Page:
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Orphanet J Rare Dis. 2018 Aug 17;13(1):139. doi: 10.1186/s13023-018-0864-9.

Diagnostics of rare disorders: whole-exome sequencing deciphering locus heterogeneity in telomere biology disorders.

Author information

1
Institute for Molecular Medicine Finland FIMM, HiLIFE, University of Helsinki, P.O.BOX 281, FI-0029, Helsinki, Finland.
2
Department of Medical Biosciences, Medical and Clinical Genetics, Umeå University, Building 6M, SE-901 87, Umeå, Sweden.
3
Division of Hematology-Oncology and Stem Cell Transplantation, Children's Hospital, University of Helsinki and Helsinki University Hospital, Haartmaninkatu 4, PL 372, 00029 HUS, Helsinki, Finland.
4
Laboratory of Human Genetics of Infectious Diseases, Necker Branch, INSERM U1163, Necker Hospital for Sick Children, Paris, France.
5
Paris Descartes University, Imagine Institute, 24 boulevard du Montparnasse, 75015, Paris, EU, France.
6
Department of Medical Biosciences, Pathology, Umeå University, NUS, Dept of Medical Biosciences M21, 901 85, Umeå, Sweden.
7
Department of Haematology, Helsinki University Hospital Comprehensive Cancer Center and University of Helsinki, Helsinki, Finland.
8
Faculty of Medicine Department of Virology and Department of Oral and Maxillofacial Surgery, University of Helsinki and Helsinki University Hospital, POB 21, 00014, Helsinki, Finland.
9
Department of Women's and Children's Health, Karolinska Institute and University Hospital, Stockholm, Sweden.
10
St. Giles Laboratory of Human Genetics of Infectious Diseases, Rockefeller Branch, The Rockefeller University, New York, 10065, USA.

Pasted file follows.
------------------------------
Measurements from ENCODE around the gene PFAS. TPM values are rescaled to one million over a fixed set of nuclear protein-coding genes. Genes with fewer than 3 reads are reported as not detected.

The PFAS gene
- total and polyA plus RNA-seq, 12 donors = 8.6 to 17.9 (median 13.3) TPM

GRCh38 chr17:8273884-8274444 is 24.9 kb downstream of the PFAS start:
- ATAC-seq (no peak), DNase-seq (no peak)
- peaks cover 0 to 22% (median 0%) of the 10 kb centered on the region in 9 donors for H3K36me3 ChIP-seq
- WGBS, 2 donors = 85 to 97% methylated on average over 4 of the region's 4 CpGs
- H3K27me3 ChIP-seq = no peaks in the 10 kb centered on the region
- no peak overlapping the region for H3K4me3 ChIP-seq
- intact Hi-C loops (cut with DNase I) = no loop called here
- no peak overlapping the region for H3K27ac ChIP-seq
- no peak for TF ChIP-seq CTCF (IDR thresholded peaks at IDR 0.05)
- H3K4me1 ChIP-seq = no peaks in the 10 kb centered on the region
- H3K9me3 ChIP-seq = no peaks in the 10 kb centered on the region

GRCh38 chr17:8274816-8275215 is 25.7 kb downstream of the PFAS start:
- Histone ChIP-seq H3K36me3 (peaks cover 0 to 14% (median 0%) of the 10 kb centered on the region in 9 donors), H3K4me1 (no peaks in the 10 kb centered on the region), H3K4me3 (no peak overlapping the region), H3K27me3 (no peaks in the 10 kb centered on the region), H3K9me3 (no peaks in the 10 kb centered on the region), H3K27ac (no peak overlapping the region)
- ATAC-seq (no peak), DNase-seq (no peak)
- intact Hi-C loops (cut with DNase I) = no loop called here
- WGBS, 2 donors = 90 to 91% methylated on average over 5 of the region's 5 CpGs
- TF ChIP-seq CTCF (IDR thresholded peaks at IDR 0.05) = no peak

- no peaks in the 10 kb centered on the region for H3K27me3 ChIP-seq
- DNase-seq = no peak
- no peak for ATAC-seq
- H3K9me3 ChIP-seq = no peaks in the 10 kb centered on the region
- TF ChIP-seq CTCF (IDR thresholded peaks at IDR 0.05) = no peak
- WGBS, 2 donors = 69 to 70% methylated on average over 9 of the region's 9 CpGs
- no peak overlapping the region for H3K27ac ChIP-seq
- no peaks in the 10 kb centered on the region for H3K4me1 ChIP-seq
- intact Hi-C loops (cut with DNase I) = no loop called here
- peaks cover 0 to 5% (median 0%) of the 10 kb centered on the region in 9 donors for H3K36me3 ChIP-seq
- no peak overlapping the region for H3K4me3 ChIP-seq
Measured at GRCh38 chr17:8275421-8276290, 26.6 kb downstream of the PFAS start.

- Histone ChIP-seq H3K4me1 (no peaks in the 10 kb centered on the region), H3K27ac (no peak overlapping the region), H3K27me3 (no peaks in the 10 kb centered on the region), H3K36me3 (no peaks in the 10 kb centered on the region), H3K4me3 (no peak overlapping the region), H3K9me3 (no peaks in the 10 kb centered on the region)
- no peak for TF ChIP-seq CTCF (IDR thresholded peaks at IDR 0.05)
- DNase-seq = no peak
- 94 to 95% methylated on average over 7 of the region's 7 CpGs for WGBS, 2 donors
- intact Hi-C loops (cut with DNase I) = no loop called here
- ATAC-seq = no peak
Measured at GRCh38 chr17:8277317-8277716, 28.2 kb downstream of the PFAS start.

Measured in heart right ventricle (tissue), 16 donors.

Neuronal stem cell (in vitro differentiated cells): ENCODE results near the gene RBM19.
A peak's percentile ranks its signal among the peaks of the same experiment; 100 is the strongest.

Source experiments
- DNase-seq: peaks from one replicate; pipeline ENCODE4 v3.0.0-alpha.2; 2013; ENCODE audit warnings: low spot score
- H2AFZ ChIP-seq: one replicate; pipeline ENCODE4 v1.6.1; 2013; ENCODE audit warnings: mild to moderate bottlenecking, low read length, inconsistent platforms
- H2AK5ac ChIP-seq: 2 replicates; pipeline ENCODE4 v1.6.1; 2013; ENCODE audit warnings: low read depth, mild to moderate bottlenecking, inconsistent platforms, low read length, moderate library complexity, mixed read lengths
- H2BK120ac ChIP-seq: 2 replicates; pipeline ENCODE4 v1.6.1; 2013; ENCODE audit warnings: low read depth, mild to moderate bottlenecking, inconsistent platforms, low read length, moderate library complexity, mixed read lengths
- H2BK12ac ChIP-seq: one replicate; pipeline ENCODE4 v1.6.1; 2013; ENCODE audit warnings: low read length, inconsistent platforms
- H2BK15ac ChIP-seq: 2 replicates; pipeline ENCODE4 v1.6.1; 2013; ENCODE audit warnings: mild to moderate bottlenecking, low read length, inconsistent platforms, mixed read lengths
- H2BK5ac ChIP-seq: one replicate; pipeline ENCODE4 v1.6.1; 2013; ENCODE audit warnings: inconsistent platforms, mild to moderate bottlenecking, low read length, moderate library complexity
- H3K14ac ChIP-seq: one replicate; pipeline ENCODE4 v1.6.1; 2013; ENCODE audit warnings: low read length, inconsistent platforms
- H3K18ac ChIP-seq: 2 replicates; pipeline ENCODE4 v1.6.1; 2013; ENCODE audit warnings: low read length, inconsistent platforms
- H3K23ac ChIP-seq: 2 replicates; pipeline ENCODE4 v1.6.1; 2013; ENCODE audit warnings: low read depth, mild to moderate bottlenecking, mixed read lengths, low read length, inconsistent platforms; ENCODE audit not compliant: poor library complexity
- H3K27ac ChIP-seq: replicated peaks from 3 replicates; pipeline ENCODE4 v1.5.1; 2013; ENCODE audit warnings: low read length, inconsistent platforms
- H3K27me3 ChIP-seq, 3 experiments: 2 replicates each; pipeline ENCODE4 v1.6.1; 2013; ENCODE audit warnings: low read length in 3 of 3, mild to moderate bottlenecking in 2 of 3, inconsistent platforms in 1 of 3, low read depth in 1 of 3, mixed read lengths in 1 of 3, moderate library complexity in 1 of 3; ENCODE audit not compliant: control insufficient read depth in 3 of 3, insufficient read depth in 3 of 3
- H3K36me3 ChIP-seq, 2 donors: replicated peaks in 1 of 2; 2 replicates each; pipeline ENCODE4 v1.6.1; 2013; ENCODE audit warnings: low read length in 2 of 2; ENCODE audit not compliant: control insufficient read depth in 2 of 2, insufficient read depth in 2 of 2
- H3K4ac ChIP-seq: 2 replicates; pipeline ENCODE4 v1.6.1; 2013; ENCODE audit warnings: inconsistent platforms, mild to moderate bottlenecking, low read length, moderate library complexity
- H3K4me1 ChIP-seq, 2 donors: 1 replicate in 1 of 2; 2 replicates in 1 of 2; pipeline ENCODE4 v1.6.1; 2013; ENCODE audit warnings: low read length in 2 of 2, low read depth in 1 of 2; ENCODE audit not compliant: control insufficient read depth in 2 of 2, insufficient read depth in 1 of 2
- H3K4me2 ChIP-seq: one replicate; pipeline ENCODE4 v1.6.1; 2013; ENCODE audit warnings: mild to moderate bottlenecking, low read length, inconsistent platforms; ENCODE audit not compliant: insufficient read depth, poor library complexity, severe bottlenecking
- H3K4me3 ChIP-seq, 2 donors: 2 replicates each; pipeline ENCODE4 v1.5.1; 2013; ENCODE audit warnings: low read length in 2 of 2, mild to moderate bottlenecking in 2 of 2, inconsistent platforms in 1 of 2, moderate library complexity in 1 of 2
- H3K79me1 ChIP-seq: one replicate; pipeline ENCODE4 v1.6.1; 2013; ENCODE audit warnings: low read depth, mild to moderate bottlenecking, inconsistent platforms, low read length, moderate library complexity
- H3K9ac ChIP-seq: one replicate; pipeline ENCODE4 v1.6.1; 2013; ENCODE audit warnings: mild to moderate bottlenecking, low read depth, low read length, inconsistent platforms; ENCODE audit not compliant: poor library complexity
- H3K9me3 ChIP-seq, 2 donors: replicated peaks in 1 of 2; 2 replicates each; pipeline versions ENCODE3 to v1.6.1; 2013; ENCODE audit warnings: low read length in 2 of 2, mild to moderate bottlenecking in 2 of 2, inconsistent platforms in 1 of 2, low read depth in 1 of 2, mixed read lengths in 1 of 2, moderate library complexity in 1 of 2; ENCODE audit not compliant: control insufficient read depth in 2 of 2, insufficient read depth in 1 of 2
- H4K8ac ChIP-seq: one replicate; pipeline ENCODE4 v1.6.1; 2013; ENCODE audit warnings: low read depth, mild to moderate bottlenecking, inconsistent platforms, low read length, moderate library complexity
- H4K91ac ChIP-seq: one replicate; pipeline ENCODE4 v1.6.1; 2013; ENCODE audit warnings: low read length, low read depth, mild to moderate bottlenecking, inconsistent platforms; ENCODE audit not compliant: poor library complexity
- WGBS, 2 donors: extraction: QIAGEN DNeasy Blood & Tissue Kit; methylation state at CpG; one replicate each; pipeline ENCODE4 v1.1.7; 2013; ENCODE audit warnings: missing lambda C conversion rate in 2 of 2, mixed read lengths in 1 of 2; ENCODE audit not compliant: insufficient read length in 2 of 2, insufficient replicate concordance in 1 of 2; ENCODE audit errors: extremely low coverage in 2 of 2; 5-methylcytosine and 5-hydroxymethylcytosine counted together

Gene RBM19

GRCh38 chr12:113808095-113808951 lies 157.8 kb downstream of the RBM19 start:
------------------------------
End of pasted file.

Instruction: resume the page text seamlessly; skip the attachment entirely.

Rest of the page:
11
Pediatric Hematology-Immunology Unit, Necker Hospital for Sick Children, Paris, France.
12
Howard Hughes Medical Institute, New York, USA.
13
Rare Disease Center, Children's Hospital, University of Helsinki and Helsinki University Hospital, Helsinki, Finland.
14
Adult Immunodeficiency Unit, Department of Infectious Diseases, Inflammation Center, University of Helsinki and Helsinki University Hospital, Helsinki, Finland.
15
Institute for Molecular Medicine Finland FIMM, HiLIFE, University of Helsinki, P.O.BOX 281, FI-0029, Helsinki, Finland. Janna.saarela@helsinki.fi.

Abstract

BACKGROUND:

The telomere biology disorders (TBDs) include a range of multisystem diseases characterized by mucocutaneous symptoms and bone marrow failure. In dyskeratosis congenita (DKC), the clinical features of TBDs stem from the depletion of crucial stem cell populations in highly proliferative tissues, resulting from abnormal telomerase function. Due to the wide spectrum of clinical presentations and lack of a conclusive laboratory test it may be challenging to reach a clinical diagnosis, especially if patients lack the pathognomonic clinical features of TBDs.

METHODS:

Clinical sequencing was performed on a cohort of patients presenting with variable immune phenotypes lacking molecular diagnoses. Hypothesis-free whole-exome sequencing (WES) was selected in the absence of compelling diagnostic hints in patients with variable immunological and haematological conditions.

RESULTS:

In four patients belonging to three families, we have detected five novel variants in known TBD-causing genes (DKC1, TERT and RTEL1). In addition to the molecular findings, they all presented shortened blood cell telomeres. These findings are consistent with the displayed TBD phenotypes, addressing towards the molecular diagnosis and subsequent clinical follow-up of the patients.

CONCLUSIONS:

Our results strongly support the utility of WES-based approaches for routine genetic diagnostics of TBD patients with heterogeneous or atypical clinical presentation who otherwise might remain undiagnosed.

KEYWORDS:

DKC1; TERT; RTEL1; Dyskeratosis congenita; Next-generation sequencing; Telomere biology disorders,Telomeropathies; Whole-exome sequencing

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